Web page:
A pox on such people.

Comment Re:Won't work everywhere, or really anywhere else (Score 1) 181

A large part of your response seems like you think you're arguing with me,

Were I arguing with you, I'd tell you why you were wrong, not why you were right.

I don't see why not, as long as your definition of "people who aren't right" isn't about race, gender, or sexual orientation.

Here's where you are wrong. It is easy for any significant filter on subjective qualities to be interpreted as illegal.

That is, if your objection is something like, "This won't work once you have black employees!" then you should fuck right off.

First, that very well could be a large part of the reason your 40 person company doesn't need a CEO (a monoculture, either way), but you would certainly be a fool to say it out loud. The problem comes when your "people who are right" don't happen to include any black people for whatever reason. The assumption is you intended what you just said, and we see your own reaction to that.

But labor laws don't really prevent other forms of discrimination, based on things like incompetence, lack of qualifications, or bad behavior.

But those are not the things that you'd need to select for to make your 40 person CEO-less company continue to work at 100 persons. It's not just an issue of qualifications or "bad behaviour." It's "able to work well in a leaderless environment." Not just that, but "work well in THIS leaderless environment". That means you may wind up selecting someone from a majority who is less qualified over a minority with much better qualifications, or vice versa. Or selecting only men, or only women. THAT is a recipe for an EOE lawsuit whether you're actually discriminating against a protected class or not.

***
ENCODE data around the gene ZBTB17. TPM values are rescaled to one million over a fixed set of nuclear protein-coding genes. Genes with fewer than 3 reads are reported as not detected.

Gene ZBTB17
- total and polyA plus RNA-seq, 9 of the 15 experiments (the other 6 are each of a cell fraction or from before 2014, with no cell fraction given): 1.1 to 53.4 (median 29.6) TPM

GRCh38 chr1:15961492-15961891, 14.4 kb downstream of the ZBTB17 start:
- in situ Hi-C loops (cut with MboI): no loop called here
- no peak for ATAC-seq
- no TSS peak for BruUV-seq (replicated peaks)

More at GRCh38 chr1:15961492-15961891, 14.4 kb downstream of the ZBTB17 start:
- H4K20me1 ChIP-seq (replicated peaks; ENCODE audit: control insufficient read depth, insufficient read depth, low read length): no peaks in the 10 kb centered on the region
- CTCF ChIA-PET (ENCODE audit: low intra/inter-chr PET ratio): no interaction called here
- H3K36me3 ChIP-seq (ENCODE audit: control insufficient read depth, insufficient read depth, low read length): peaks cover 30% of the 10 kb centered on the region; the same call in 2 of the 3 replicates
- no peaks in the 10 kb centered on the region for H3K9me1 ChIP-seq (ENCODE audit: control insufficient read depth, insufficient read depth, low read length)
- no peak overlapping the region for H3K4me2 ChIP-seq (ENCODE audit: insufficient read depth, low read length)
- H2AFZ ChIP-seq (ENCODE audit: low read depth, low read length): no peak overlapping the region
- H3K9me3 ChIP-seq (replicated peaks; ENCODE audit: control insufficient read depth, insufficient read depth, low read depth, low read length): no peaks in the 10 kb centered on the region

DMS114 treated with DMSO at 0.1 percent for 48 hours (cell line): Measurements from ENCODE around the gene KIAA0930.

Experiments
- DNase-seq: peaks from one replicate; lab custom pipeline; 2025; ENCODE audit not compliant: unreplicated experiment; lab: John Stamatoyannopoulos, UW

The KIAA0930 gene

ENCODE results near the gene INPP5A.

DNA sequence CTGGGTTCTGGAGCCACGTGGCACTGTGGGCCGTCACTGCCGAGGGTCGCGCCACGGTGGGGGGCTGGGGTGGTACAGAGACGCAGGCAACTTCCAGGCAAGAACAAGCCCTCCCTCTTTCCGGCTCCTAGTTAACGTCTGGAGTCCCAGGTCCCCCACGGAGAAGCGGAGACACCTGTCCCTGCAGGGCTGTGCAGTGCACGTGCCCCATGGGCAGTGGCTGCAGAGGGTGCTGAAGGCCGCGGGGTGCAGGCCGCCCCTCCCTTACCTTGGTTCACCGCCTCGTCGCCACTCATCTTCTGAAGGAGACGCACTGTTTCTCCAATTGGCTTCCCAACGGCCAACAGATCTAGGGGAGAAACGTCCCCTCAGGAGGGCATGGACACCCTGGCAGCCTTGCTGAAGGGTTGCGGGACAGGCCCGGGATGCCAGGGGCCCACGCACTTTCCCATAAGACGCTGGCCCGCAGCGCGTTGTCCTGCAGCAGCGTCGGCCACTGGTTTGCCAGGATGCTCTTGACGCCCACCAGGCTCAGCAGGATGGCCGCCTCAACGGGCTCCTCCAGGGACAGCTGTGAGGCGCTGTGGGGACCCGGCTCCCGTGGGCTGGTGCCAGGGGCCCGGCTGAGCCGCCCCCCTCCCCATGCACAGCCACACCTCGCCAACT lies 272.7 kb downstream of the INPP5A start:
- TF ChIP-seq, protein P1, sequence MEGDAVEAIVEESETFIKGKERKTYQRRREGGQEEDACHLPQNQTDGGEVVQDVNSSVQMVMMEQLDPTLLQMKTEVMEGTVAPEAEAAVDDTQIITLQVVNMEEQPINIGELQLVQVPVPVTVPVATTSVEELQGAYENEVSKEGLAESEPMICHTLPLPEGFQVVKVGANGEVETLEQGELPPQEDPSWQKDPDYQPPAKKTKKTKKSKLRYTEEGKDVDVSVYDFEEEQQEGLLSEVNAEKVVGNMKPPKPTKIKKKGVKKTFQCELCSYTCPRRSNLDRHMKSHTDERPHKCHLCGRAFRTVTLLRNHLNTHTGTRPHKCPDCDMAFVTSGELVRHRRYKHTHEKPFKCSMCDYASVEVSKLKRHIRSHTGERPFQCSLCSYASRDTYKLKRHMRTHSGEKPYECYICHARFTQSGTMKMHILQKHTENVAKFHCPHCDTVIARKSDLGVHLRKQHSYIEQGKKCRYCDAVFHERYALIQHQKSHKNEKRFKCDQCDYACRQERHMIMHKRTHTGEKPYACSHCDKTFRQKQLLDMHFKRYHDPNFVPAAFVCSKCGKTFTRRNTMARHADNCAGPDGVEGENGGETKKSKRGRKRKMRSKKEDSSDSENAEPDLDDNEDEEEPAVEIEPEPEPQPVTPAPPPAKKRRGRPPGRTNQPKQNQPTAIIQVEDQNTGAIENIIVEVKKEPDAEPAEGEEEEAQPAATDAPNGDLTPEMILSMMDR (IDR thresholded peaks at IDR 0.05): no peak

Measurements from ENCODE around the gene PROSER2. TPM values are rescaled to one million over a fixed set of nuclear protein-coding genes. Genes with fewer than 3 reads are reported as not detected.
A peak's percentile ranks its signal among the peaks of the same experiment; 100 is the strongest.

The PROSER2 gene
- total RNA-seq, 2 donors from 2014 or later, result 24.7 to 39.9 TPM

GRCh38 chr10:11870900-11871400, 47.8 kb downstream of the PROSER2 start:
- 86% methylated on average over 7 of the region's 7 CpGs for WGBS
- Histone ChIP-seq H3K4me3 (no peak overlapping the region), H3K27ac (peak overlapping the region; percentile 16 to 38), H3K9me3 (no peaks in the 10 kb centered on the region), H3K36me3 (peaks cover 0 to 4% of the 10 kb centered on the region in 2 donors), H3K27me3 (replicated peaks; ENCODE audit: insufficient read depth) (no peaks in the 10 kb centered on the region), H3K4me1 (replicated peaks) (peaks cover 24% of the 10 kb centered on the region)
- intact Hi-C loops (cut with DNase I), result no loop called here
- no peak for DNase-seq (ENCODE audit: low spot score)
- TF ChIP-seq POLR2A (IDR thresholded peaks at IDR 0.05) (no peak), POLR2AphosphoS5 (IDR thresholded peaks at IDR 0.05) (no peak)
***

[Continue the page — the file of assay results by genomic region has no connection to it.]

Statistics are how this stuff is measured, because looking at each case individually by regulators is too hard. It applies in hiring, and Title IX, bank loans, and all kinds of places. Anything that makes the stats unbalanced is prima facia evidence of wrongdoing, even if the reason is as simple as "no women applied." Obviously you discriminated in the job announcement to dissuade women, then. If your selection criteria for "this leaderless workplace" happen to result in a statistical anomaly for any reason, you're a target.

Comment Re:Won't work everywhere, or really anywhere else (Score 1) 181

So I think that this could work in the US, at least in companies that are run well and have a good senior staff.

If you have the right 40 people, you can have a company run in any style you select for. It takes the right 40 people.

Now grow the company to 100, which means you have to hire another 60. With the EOE and labor laws in the US, do you think you can discriminate against the people who aren't right? Now you have a good percentage of employees who don't fit that management style, and the company fails.